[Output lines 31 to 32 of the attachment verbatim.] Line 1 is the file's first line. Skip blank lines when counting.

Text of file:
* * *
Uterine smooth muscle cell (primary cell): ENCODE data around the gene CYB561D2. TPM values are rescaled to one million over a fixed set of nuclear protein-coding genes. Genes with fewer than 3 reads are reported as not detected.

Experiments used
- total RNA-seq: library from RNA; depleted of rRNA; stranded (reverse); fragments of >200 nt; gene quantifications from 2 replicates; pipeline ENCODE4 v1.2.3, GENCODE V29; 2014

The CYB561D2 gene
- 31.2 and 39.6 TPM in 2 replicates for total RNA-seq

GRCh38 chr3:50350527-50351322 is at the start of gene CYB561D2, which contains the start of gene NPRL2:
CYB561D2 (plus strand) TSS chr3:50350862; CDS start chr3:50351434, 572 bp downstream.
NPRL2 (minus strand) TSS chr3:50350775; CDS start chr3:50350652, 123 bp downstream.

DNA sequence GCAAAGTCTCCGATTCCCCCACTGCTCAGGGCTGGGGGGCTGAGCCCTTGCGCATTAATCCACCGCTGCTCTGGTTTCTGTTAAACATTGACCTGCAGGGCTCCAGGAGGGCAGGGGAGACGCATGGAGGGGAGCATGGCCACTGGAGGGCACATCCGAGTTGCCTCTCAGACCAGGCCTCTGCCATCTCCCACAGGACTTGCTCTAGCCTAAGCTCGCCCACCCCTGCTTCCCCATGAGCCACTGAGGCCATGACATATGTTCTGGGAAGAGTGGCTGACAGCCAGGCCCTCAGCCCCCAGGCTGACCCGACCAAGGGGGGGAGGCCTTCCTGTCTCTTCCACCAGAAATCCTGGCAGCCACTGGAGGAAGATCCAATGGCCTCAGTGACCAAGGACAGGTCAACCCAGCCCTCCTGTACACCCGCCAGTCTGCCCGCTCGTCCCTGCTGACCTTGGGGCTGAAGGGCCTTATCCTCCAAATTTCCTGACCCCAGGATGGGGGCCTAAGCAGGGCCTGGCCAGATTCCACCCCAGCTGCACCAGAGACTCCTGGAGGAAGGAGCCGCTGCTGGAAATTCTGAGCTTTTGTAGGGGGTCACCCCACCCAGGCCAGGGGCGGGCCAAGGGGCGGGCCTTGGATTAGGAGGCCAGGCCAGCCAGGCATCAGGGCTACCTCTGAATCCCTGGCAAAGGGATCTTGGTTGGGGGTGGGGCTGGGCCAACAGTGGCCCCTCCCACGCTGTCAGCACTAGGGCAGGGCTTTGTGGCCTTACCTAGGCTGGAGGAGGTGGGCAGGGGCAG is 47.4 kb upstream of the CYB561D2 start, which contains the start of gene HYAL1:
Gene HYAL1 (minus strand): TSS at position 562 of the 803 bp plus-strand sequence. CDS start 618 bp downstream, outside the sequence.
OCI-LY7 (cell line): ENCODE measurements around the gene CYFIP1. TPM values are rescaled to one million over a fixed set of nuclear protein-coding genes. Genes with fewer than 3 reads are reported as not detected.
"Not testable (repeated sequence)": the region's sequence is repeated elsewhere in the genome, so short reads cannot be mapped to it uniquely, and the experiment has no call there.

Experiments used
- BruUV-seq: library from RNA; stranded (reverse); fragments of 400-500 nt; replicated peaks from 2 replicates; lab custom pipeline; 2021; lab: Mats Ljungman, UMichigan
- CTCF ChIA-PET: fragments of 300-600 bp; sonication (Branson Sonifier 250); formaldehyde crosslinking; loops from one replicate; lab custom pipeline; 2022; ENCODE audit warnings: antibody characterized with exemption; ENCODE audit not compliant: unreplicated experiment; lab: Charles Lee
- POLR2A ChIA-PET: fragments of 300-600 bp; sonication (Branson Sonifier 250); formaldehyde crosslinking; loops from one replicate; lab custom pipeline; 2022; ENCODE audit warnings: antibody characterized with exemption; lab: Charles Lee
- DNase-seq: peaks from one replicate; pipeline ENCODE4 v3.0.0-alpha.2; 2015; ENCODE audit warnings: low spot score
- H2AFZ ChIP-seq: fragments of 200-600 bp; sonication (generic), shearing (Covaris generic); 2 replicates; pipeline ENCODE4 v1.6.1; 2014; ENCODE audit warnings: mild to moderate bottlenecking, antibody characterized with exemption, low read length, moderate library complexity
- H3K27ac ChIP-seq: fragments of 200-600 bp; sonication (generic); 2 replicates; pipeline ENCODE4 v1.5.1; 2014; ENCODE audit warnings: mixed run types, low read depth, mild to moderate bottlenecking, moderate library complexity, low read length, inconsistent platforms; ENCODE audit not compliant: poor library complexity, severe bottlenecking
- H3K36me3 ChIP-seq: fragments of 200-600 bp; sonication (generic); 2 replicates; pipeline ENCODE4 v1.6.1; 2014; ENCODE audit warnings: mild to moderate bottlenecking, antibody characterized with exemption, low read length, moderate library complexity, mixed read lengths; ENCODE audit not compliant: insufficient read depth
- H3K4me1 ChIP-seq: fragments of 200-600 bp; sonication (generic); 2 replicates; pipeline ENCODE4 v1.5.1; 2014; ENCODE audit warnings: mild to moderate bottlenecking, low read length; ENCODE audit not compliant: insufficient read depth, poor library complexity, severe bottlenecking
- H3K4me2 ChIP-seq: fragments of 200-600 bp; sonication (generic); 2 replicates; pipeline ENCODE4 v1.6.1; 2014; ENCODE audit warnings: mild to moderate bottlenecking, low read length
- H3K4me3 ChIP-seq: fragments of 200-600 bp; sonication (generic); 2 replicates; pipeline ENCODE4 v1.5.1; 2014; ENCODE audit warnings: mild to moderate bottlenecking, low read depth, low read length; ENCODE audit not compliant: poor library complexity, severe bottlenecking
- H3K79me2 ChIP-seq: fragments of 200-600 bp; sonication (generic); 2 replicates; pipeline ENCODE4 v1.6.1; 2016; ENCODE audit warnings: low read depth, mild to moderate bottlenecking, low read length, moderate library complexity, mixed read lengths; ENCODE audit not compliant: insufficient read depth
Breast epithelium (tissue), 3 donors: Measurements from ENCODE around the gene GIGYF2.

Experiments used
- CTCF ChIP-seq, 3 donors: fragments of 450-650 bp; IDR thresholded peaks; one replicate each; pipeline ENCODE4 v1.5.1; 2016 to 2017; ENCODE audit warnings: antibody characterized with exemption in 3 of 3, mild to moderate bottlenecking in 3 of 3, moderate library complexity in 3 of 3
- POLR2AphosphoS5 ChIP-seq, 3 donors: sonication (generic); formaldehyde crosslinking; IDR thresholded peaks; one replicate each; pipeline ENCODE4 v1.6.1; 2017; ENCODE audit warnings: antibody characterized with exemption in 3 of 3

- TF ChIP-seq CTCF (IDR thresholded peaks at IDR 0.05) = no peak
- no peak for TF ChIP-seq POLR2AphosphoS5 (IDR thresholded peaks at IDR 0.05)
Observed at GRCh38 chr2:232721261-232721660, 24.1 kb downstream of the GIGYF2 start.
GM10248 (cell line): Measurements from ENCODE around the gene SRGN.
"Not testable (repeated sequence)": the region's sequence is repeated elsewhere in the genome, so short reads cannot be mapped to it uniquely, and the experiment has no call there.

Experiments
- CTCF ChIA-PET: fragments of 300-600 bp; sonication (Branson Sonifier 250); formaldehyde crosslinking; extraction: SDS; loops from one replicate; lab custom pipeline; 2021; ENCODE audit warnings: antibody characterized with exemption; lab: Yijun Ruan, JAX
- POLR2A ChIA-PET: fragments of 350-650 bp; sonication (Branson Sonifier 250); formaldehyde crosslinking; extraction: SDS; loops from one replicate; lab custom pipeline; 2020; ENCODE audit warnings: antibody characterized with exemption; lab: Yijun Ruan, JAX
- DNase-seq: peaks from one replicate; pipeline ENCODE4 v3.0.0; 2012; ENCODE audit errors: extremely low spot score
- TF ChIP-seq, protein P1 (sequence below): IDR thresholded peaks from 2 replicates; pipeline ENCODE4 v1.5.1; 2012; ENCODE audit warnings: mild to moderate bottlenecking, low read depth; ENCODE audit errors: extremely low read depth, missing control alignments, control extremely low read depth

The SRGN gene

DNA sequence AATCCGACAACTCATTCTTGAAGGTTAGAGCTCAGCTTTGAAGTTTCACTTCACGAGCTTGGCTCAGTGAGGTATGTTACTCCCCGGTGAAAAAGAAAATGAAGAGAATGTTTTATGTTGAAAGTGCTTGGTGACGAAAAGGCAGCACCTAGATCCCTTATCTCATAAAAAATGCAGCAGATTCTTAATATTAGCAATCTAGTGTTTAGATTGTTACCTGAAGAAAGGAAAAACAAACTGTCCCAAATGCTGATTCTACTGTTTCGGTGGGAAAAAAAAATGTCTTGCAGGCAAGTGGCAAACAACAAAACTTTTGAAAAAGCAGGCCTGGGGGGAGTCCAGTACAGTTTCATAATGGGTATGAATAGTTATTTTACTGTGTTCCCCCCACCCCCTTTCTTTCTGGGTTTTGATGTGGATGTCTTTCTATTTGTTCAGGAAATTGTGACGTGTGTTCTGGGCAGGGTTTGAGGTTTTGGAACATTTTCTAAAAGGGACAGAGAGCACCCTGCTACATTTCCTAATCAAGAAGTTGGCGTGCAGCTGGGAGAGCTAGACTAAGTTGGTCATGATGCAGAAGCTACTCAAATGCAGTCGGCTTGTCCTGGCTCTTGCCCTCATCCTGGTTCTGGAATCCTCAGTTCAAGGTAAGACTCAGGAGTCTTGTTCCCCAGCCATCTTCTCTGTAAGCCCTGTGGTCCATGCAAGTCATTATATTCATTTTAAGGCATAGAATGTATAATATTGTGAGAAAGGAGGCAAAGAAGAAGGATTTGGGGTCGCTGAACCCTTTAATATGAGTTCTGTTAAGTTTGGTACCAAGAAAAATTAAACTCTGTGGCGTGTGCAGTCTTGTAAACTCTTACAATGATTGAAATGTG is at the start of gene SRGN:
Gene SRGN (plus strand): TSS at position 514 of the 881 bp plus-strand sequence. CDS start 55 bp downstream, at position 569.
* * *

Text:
Observed at GRCh38 chr2:232721261-232721660, 24.1 kb downstream of the GIGYF2 start.
GM10248 (cell line): Measurements from ENCODE around the gene SRGN.